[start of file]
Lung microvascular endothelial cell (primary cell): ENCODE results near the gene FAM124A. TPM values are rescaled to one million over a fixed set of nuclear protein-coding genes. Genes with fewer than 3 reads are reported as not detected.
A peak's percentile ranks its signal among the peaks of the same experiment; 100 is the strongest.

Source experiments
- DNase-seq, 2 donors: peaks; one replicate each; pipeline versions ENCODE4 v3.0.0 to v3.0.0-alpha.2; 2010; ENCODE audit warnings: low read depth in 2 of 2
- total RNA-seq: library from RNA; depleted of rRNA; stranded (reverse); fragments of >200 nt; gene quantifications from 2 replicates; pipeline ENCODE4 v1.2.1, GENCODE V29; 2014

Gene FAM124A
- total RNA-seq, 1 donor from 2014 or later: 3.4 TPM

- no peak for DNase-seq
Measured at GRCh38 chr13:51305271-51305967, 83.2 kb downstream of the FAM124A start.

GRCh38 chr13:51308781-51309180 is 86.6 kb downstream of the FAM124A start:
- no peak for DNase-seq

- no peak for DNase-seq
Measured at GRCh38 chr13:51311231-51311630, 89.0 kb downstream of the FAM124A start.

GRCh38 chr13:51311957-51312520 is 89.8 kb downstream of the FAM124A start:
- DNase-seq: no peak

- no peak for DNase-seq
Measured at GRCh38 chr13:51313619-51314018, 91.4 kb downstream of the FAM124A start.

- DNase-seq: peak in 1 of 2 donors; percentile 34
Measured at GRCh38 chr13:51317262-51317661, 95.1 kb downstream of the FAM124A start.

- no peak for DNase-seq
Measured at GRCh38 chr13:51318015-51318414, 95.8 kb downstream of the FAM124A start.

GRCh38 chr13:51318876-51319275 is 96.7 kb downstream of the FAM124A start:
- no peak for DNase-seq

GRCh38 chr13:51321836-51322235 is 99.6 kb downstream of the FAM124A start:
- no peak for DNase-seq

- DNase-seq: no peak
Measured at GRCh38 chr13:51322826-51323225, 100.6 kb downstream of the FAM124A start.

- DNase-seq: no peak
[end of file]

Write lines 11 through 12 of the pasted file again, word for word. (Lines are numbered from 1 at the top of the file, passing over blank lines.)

- no peak for DNase-seq

- no peak for DNase-seq